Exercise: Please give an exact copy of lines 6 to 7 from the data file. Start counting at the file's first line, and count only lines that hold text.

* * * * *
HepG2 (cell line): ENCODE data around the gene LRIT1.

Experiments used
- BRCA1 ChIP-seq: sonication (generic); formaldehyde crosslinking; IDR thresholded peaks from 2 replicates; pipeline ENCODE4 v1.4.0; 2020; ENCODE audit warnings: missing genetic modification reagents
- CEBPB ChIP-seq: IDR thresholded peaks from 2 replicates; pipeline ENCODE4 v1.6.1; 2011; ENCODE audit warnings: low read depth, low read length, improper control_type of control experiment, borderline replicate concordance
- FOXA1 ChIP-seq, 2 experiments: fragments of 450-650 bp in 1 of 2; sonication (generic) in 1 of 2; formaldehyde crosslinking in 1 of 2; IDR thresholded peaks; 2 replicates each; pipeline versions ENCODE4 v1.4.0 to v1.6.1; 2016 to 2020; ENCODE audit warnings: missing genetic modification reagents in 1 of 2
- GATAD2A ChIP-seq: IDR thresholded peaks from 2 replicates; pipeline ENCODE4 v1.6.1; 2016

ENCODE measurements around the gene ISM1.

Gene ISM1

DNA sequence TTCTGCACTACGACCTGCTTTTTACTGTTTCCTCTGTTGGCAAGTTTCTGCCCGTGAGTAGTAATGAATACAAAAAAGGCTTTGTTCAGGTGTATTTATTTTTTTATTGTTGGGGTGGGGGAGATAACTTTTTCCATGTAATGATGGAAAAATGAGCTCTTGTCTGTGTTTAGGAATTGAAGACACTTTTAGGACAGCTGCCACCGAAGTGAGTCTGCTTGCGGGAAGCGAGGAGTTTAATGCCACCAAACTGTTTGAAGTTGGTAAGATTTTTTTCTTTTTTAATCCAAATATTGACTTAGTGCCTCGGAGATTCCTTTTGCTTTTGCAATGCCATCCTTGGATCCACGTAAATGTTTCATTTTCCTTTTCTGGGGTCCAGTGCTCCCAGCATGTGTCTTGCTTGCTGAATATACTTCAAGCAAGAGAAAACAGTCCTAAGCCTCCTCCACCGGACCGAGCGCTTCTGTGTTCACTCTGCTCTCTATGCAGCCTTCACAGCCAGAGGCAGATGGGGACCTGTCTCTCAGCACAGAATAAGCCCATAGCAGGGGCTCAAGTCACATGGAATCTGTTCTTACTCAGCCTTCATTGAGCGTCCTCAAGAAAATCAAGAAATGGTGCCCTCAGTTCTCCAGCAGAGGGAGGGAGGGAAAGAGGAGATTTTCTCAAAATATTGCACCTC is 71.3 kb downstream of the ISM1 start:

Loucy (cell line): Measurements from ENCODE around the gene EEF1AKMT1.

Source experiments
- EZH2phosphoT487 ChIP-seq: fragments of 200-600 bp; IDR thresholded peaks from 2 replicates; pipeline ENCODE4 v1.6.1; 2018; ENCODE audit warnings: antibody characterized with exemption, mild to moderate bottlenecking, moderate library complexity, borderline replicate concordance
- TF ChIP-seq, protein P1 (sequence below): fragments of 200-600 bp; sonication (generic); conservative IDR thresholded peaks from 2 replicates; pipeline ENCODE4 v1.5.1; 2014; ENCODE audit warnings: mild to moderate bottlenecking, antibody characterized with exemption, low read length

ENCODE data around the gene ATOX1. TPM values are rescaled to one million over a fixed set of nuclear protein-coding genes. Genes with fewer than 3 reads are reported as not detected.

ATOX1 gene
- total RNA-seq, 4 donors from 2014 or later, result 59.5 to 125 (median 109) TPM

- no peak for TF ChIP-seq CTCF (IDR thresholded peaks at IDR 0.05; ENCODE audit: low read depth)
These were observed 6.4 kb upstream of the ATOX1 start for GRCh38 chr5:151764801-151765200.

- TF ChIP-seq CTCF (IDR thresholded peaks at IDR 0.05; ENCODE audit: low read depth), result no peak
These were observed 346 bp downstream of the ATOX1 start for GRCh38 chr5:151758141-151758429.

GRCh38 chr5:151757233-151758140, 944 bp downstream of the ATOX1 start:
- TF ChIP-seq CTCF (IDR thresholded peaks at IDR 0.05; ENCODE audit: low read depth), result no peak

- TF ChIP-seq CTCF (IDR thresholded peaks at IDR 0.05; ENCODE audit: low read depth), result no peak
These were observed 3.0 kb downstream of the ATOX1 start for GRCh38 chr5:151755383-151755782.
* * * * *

- GATAD2A ChIP-seq: IDR thresholded peaks from 2 replicates; pipeline ENCODE4 v1.6.1; 2016

ENCODE measurements around the gene ISM1.